Newsome…The California Politician

Gavin Newsom claims to be a savvy politician. But unfortunately, he has a problem dealing with economic realities. Unlike his predecessor, Gov. Jerry Brown, who demonstrated how to prevent a budget from getting out of hand, Newsom has gone on a spending spree turning a $97 billion state surplus into $38 billion deficit. And with the new increase in the minimum wage, he can only anticipate higher unemployment.  In fact,  according to the U.S. Bureau of Labor Statistics, California’s unemployment already has risen from 5.0 percent posted last September to 5.3 percent in this February, the highest in the nation.  In comparison, arch rival Texas is just 3.9 percent and Florida is a paltry 3.1 percent.

Nearly Half of California Residents Now Consider Leaving the State

While a new statewide poll found 70% of respondents expressed high levels of happiness with living in California and applaud the state for its diversity, some 4 out of 10 Californians are considering moving out of state, with the majority saying it’s simply too expensive to live there anymore.  In fact, California has had three consecutive years of population declines, according to U.S. Census data.  And when business owners responded to a recent poll by recruiter Red Ballon, it gets worse.  While nationwide, half of Red Balloon’s poll respondents say they are happy with their current location and don’t plan on moving. those responding from California say only 13% say they are happy in their location.  Sixty seven percent (67%) are either planning a move (10%), considering a move (30%) or they are feeling trapped, wanting to move but can’t afford it (27%).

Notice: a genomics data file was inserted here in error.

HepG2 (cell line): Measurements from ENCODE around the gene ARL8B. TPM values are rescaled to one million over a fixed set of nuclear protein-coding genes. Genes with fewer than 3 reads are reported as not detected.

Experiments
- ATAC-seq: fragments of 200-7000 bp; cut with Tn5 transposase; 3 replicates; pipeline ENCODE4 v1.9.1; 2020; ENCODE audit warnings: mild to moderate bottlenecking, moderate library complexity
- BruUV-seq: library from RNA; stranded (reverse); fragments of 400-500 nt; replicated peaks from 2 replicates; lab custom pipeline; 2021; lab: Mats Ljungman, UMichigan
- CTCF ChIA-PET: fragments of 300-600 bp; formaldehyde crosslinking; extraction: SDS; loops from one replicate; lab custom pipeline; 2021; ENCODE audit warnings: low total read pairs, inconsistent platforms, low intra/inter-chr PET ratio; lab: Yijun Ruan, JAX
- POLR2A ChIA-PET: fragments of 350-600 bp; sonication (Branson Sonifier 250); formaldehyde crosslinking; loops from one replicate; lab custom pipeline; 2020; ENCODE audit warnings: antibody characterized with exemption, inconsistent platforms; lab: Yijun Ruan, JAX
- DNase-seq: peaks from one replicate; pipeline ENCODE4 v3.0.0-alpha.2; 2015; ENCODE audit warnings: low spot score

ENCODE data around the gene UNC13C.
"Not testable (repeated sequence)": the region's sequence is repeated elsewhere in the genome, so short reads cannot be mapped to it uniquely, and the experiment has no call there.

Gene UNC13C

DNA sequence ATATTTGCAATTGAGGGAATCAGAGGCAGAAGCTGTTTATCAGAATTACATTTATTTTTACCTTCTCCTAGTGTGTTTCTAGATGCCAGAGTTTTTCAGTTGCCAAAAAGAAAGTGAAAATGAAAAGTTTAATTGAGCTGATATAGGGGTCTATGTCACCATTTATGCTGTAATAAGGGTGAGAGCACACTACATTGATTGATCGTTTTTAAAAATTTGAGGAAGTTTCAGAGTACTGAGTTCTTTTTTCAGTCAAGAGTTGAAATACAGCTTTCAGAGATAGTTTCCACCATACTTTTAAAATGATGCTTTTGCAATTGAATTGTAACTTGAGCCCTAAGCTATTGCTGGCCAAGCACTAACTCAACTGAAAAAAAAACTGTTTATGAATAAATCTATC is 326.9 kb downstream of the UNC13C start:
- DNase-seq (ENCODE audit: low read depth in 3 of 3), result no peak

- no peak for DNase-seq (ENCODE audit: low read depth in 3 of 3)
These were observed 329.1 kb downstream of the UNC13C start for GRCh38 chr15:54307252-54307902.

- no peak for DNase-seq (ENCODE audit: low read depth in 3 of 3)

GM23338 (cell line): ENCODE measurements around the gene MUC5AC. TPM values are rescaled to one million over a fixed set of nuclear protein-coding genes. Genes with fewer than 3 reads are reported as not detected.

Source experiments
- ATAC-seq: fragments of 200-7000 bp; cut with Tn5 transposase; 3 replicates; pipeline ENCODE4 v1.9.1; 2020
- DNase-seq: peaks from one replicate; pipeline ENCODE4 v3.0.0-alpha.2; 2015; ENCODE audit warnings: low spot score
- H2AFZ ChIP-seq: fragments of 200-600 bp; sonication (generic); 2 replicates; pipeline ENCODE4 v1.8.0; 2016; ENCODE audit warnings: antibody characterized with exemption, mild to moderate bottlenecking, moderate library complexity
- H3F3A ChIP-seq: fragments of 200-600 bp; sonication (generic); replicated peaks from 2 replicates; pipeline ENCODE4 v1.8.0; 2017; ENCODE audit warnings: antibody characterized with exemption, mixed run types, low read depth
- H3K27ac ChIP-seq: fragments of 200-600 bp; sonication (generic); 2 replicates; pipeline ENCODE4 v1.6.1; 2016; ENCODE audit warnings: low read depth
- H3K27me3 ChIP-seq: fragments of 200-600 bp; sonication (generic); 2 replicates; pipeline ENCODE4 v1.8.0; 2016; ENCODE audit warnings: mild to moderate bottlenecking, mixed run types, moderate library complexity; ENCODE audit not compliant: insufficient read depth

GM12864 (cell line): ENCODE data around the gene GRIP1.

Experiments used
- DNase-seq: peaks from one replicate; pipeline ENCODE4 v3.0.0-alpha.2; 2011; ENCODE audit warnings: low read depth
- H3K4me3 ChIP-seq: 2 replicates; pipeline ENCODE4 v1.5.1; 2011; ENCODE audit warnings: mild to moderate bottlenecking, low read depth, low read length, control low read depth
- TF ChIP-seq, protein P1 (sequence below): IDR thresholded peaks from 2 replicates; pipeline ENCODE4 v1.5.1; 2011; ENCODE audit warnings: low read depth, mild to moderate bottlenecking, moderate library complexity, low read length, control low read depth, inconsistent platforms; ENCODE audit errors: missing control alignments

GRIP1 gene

For California, the Wage Increase Could Not Come at a Worse Time

Higher minimum wages such as those in California usually kill jobs unless it is genuinely in line with an area’s comparative economy.  The current statewide $16 minimum wage in California is already the second-highest of any state in the nation, after Washington state’s $16.28.  Additionally, Washington, D.C., not a state, is the highest at $17.00.  While it is too early to gauge the total fallout of this legislation, rest assured it will be just another stake in the heart of what was once the most attractive state in the union to call home.

The End Result…More Job Loss

Layoffs, which have been enormous in California’s tech sector, will accelerate now due to this latest legislation.  Strides in technology will cause the industry to normalize and the high wages that are now crushing profit margins are making the upcoming decision making easy for business owners.  Some large franchises and chains have reported that they will be forced to cut operating crews in half, which of course means those still having jobs and working will be paid $4 an hour more, but they’ll have to work twice as hard per shift.  The most likely end result will be that within the next few years, the majority of chain restaurants will be operating with a small fraction of a crew of humans working alongside increasing automation.